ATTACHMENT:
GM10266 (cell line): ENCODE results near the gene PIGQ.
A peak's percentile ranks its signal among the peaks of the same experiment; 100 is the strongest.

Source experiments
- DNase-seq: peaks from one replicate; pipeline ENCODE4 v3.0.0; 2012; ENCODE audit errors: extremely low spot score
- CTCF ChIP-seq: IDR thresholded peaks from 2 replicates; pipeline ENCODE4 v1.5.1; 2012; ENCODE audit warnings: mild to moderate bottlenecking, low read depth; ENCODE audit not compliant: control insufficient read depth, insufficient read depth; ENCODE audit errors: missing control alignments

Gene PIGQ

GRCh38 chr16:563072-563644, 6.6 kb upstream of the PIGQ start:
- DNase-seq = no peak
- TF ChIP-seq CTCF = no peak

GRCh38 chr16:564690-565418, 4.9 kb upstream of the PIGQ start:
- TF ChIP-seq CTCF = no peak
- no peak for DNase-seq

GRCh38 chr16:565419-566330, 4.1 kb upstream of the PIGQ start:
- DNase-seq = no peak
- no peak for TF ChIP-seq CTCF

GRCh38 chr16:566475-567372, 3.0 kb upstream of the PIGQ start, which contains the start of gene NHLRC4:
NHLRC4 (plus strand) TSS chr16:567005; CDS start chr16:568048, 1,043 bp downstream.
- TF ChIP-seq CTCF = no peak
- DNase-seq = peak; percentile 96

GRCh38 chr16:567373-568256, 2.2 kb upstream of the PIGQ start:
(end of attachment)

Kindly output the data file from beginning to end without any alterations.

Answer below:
GM10266 (cell line): ENCODE results near the gene PIGQ.
A peak's percentile ranks its signal among the peaks of the same experiment; 100 is the strongest.

Source experiments
- DNase-seq: peaks from one replicate; pipeline ENCODE4 v3.0.0; 2012; ENCODE audit errors: extremely low spot score
- CTCF ChIP-seq: IDR thresholded peaks from 2 replicates; pipeline ENCODE4 v1.5.1; 2012; ENCODE audit warnings: mild to moderate bottlenecking, low read depth; ENCODE audit not compliant: control insufficient read depth, insufficient read depth; ENCODE audit errors: missing control alignments

Gene PIGQ

GRCh38 chr16:563072-563644, 6.6 kb upstream of the PIGQ start:
- DNase-seq = no peak
- TF ChIP-seq CTCF = no peak

GRCh38 chr16:564690-565418, 4.9 kb upstream of the PIGQ start:
- TF ChIP-seq CTCF = no peak
- no peak for DNase-seq

GRCh38 chr16:565419-566330, 4.1 kb upstream of the PIGQ start:
- DNase-seq = no peak
- no peak for TF ChIP-seq CTCF

GRCh38 chr16:566475-567372, 3.0 kb upstream of the PIGQ start, which contains the start of gene NHLRC4:
NHLRC4 (plus strand) TSS chr16:567005; CDS start chr16:568048, 1,043 bp downstream.
- TF ChIP-seq CTCF = no peak
- DNase-seq = peak; percentile 96

GRCh38 chr16:567373-568256, 2.2 kb upstream of the PIGQ start: